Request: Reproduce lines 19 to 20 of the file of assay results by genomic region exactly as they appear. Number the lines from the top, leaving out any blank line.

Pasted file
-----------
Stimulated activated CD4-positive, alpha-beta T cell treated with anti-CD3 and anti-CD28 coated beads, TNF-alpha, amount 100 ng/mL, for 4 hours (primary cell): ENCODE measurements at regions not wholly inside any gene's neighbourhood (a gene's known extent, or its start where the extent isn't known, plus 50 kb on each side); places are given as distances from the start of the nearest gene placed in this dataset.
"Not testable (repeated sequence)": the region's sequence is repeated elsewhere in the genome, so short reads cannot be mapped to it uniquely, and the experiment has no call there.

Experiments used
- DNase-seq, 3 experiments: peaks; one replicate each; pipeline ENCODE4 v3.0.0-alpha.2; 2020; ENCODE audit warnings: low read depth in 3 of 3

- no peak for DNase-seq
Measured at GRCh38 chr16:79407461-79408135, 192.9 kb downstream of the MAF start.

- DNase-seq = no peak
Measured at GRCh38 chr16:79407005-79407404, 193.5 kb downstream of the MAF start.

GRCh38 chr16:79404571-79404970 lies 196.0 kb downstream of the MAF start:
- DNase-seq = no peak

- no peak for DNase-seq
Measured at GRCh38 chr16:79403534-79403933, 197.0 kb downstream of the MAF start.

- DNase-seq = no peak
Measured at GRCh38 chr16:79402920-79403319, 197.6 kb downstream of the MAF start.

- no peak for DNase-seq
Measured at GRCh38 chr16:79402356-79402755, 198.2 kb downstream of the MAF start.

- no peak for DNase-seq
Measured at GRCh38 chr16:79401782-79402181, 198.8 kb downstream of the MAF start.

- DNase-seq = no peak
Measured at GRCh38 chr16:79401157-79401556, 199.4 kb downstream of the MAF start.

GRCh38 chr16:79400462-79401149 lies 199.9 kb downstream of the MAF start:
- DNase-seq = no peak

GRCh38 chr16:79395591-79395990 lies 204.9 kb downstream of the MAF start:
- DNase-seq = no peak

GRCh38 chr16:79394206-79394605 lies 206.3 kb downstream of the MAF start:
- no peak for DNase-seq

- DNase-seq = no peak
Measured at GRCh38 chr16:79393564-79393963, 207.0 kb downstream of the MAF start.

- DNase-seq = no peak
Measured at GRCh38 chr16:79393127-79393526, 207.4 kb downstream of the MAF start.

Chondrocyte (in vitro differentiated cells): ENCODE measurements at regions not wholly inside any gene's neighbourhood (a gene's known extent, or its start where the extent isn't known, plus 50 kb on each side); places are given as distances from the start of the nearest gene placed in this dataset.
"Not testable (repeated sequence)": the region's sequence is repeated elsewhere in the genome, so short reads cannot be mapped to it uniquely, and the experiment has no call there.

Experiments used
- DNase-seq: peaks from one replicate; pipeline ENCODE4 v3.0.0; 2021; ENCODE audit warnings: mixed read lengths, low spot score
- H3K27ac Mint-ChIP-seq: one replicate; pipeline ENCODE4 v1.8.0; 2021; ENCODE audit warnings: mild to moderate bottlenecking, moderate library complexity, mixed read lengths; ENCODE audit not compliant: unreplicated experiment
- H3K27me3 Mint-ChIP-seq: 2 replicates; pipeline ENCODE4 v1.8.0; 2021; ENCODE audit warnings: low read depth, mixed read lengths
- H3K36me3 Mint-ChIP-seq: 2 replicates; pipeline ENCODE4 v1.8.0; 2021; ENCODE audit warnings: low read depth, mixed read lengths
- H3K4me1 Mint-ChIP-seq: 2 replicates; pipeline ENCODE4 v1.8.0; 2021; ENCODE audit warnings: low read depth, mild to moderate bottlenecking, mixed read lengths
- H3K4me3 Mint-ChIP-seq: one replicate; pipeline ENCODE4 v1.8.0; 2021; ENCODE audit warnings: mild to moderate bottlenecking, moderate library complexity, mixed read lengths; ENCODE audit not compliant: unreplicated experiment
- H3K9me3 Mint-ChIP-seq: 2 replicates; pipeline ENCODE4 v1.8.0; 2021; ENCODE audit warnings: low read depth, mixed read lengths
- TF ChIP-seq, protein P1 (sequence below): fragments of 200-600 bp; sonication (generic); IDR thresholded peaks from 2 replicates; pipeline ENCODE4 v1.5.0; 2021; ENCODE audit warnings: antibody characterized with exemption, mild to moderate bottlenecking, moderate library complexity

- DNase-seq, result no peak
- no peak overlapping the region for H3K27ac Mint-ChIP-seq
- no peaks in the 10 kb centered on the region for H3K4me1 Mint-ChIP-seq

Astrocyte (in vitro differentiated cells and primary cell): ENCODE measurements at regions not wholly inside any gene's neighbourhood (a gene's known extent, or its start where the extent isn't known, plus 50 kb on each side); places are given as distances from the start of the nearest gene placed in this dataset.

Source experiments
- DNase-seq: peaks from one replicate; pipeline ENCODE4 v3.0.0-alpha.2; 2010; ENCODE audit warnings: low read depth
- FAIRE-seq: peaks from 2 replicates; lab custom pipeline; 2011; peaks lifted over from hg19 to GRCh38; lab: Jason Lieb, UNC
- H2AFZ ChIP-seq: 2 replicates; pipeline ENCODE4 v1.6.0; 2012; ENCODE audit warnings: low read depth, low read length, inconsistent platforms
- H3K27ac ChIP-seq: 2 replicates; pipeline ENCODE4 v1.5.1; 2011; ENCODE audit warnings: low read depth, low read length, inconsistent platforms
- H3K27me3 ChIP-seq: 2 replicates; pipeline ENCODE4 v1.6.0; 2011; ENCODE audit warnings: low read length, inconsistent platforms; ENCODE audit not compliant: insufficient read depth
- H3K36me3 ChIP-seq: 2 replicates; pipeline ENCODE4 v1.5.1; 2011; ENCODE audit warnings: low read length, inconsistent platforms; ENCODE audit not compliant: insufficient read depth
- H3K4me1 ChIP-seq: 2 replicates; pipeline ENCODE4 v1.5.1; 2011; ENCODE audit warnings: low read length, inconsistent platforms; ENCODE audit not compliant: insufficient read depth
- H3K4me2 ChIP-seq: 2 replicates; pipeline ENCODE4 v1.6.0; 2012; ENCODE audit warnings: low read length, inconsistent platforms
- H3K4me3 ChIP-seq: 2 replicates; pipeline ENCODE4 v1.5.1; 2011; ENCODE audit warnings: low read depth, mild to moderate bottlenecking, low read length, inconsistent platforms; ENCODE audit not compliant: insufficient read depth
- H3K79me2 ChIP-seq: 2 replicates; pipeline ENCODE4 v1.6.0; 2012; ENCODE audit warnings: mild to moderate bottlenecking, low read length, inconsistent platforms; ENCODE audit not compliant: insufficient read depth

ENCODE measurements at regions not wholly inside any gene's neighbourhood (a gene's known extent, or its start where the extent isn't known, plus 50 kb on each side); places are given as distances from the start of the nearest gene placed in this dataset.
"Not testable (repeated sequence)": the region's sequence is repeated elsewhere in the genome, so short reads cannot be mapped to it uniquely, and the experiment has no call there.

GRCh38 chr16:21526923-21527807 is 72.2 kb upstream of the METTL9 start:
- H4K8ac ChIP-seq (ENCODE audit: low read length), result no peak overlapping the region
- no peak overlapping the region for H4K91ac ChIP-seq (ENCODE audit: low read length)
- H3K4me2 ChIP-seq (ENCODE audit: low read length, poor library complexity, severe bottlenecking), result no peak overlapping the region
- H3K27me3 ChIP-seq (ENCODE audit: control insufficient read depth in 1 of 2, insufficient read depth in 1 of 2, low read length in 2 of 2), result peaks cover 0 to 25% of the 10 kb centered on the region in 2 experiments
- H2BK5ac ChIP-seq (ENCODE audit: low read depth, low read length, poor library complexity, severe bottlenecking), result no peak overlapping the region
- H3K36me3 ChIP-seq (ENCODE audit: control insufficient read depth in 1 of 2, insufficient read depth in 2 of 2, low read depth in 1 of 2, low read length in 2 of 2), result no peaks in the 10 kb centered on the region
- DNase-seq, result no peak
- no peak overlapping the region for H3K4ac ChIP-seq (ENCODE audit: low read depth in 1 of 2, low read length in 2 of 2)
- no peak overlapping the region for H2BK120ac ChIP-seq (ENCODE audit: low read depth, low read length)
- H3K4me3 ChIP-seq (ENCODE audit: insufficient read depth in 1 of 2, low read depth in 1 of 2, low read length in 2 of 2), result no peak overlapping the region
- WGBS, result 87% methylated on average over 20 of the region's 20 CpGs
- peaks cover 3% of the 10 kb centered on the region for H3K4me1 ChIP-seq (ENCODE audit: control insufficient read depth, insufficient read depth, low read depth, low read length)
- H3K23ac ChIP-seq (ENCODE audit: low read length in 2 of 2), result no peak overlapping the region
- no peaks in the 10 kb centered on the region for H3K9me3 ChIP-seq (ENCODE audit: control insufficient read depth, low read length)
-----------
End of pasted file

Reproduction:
- DNase-seq = no peak
Measured at GRCh38 chr16:79401157-79401556, 199.4 kb downstream of the MAF start.